Aretha Franklin, the queen of soul who died last month at the age of 76, had no Will in place when she died.
The estate is believed to be in the region of $80m, and is to be split equally between her four sons as per Michigan intestacy laws.
What happens in the UK when a person dies intestate (ie without leaving a Will) ?
- The courts will appoint administrators, who take responsibility for the deceased’s assets, paying all debts, and eventually distributing the estate.
- The surviving spouse may not automatically inherit everything from the deceased.
- If the deceased and their partner were not married, then the surviving partner has no absolute right to inherit any assets, though they might be able to make a claim for limited maintenance funds.
- If there are minor children in the family with no surviving guardians then they will become wards of social services while their guardianship is settled – the final decision may not match with their parents’ wishes.
- The deceased’s estate will be divided amongst the closest blood relatives first, and to increasingly further relatives if no closer family members are living. These intestacy rules do not allow the deceased to increase the benefit to any one individual, or to exclude a particular person (e.g. an estranged child) if they have not written a Will.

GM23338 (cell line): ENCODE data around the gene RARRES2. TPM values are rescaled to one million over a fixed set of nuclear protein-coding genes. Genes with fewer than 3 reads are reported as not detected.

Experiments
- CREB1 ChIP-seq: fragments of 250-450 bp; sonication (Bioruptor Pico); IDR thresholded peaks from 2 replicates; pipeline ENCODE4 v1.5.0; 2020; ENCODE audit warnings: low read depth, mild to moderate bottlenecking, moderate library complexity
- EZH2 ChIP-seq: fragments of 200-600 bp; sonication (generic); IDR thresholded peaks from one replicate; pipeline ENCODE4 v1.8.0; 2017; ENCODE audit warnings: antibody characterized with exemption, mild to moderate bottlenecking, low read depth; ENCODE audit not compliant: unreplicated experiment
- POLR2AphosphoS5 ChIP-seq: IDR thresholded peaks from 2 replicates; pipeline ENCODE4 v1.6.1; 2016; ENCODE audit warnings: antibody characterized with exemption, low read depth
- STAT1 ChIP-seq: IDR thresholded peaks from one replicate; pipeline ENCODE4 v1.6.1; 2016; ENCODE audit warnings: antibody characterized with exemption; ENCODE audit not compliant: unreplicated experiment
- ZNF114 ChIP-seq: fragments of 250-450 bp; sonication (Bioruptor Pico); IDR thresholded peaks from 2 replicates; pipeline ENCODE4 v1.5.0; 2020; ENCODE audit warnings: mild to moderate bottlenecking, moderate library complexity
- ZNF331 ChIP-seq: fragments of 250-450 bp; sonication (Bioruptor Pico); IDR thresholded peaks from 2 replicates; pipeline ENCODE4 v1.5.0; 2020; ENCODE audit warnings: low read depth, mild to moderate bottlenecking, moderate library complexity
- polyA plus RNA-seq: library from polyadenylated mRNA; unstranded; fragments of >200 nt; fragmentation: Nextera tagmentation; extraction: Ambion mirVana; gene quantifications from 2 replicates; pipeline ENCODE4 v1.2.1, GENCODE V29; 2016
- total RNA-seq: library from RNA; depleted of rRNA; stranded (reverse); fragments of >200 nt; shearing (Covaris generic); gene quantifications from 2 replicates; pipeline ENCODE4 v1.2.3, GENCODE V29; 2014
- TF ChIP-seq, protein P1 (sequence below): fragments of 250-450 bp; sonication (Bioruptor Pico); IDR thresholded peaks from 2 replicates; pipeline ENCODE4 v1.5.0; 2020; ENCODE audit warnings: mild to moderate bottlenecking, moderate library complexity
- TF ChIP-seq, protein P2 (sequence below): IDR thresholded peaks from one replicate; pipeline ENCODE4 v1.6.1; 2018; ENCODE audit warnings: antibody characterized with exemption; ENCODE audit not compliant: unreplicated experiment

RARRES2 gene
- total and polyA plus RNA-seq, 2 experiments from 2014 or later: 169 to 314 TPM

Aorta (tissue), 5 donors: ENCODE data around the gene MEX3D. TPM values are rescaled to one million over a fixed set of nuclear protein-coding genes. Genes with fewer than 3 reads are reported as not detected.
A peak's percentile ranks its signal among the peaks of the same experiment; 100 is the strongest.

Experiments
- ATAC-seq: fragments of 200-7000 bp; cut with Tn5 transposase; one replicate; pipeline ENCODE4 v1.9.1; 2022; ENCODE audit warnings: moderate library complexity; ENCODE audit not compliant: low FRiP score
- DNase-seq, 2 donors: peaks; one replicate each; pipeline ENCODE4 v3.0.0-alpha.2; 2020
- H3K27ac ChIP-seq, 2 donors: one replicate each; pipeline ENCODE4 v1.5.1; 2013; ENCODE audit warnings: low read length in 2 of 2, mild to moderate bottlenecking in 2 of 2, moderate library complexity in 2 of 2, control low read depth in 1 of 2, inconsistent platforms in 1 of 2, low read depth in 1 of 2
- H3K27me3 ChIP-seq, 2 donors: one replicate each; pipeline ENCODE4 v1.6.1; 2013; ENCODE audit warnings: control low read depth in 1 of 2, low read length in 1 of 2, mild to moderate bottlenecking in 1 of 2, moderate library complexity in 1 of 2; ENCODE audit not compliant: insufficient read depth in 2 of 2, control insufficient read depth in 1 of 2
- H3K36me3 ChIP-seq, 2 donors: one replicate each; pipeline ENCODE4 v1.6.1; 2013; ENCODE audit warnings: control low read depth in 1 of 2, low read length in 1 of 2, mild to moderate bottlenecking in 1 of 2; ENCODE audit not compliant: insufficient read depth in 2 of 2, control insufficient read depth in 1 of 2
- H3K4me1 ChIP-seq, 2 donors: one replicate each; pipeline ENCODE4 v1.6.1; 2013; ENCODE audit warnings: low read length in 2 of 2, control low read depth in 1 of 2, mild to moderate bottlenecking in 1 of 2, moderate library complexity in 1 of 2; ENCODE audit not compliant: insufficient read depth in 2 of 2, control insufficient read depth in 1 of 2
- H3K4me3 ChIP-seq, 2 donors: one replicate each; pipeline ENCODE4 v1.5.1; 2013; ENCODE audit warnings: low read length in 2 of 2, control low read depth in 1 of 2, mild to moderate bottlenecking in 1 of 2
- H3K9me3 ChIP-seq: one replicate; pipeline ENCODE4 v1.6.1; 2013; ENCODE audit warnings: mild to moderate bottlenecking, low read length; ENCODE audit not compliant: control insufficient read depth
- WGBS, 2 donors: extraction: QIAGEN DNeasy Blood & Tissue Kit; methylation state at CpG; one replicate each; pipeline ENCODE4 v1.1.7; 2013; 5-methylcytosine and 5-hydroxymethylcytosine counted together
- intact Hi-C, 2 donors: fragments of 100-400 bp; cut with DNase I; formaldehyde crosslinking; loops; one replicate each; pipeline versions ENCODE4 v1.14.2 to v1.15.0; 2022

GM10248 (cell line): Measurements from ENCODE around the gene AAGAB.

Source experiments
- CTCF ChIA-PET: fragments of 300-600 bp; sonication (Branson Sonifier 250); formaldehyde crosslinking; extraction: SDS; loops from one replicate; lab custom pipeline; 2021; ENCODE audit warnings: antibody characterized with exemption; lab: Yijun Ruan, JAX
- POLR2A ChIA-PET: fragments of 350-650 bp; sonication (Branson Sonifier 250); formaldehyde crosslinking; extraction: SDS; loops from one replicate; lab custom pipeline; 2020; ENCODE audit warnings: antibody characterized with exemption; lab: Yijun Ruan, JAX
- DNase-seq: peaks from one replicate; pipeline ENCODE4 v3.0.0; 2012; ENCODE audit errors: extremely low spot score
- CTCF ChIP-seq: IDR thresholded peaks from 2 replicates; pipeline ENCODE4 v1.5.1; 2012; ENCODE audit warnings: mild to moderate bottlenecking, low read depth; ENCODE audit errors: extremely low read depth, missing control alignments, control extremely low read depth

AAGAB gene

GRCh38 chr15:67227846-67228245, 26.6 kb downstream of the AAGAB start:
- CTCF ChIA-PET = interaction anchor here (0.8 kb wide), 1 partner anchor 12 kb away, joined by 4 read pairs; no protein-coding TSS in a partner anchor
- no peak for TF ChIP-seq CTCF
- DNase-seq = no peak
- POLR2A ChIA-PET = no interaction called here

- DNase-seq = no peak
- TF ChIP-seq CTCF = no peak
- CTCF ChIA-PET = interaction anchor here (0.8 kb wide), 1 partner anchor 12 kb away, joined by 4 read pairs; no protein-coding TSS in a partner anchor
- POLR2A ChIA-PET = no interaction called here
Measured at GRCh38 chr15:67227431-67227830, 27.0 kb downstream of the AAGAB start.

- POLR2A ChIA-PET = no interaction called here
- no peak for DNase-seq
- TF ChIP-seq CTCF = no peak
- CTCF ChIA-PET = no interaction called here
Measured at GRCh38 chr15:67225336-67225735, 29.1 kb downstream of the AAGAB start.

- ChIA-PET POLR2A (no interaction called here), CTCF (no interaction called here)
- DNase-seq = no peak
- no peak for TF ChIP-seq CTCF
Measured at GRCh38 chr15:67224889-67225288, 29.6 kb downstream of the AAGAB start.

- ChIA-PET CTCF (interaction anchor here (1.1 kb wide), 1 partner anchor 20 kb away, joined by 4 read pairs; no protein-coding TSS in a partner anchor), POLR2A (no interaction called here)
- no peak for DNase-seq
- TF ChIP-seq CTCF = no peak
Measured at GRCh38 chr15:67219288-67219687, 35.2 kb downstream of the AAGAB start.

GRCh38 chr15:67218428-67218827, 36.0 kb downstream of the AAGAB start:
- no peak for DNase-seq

On the face of it, the distribution of Aretha Franklin’s estate might seem fair. However, what might happen to people who have an estranged child or children. How would the other children feel, knowing that an unsupportive or distant sibling might inherit equally with themselves? The intestacy rules do not suit everyone.
A Will, on the other hand, should be a bespoke document, tailor-made to take a client’s personal and financial circumstances – as well as their wishes – into account.
The moral of the story is to ensure you have a suitable Will written by a Solicitor or Will-Writer. If you would like us to provide you with suitable contact details or more information, please click here: contact us >>